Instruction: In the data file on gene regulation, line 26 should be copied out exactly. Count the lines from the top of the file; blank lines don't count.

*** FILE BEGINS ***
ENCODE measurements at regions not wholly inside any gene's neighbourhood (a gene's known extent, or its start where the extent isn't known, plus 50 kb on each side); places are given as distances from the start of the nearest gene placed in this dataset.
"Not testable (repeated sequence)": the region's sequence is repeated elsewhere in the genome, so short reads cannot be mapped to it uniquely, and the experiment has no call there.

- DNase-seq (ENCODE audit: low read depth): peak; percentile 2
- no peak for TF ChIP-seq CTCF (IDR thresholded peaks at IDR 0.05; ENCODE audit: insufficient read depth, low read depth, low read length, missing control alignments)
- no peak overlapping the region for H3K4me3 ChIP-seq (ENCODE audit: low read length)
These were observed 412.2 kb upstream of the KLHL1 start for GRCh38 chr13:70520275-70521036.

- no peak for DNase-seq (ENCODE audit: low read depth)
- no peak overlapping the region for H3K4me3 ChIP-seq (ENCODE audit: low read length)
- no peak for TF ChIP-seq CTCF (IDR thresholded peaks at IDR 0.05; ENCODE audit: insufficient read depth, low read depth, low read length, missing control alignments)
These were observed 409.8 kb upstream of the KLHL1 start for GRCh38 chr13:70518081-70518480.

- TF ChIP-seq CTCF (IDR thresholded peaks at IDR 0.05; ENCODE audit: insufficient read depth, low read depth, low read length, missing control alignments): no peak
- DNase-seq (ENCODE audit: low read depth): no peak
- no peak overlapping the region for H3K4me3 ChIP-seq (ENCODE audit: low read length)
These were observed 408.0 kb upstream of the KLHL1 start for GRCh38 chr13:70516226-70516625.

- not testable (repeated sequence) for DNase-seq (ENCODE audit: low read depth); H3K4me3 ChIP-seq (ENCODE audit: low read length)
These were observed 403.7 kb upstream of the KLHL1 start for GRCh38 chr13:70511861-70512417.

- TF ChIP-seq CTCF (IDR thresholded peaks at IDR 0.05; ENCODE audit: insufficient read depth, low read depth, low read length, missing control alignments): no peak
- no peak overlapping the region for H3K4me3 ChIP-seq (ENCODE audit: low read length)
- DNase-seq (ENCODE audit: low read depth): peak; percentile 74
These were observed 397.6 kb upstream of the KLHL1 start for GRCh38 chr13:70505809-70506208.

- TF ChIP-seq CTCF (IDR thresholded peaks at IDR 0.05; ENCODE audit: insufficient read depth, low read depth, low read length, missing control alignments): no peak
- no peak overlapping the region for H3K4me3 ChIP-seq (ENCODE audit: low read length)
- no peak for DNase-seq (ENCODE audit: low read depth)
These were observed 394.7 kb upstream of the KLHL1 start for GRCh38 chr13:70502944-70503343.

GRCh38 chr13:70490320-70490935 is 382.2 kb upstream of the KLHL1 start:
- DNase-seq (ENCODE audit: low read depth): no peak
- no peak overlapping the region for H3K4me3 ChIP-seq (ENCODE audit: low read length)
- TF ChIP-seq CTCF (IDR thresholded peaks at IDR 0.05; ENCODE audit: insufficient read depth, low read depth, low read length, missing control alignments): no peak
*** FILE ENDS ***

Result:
- DNase-seq (ENCODE audit: low read depth): no peak